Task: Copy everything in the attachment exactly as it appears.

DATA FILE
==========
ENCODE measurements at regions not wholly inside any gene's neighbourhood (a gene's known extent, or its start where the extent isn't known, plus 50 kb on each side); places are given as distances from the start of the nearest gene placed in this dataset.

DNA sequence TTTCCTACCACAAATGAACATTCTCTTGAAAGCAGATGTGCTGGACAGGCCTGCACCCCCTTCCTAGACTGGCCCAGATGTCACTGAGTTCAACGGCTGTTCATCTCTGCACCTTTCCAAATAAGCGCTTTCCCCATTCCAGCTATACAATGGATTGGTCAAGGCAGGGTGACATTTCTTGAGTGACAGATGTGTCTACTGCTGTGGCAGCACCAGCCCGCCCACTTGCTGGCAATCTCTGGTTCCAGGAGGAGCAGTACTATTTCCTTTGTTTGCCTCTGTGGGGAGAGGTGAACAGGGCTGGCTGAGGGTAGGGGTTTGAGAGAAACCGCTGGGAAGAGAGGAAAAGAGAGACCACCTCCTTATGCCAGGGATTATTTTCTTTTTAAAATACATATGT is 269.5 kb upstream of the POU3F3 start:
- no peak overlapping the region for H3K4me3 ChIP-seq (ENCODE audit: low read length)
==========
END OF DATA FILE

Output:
ENCODE measurements at regions not wholly inside any gene's neighbourhood (a gene's known extent, or its start where the extent isn't known, plus 50 kb on each side); places are given as distances from the start of the nearest gene placed in this dataset.

DNA sequence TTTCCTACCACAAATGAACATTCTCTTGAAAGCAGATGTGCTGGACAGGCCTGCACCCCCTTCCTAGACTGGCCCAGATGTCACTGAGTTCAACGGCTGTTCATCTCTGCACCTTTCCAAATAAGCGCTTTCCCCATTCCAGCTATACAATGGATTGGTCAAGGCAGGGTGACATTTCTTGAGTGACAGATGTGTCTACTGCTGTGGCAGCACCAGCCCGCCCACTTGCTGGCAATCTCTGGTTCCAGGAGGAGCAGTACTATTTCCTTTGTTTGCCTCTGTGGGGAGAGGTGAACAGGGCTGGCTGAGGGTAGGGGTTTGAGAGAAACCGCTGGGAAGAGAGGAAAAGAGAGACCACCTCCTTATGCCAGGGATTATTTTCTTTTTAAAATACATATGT is 269.5 kb upstream of the POU3F3 start:
- no peak overlapping the region for H3K4me3 ChIP-seq (ENCODE audit: low read length)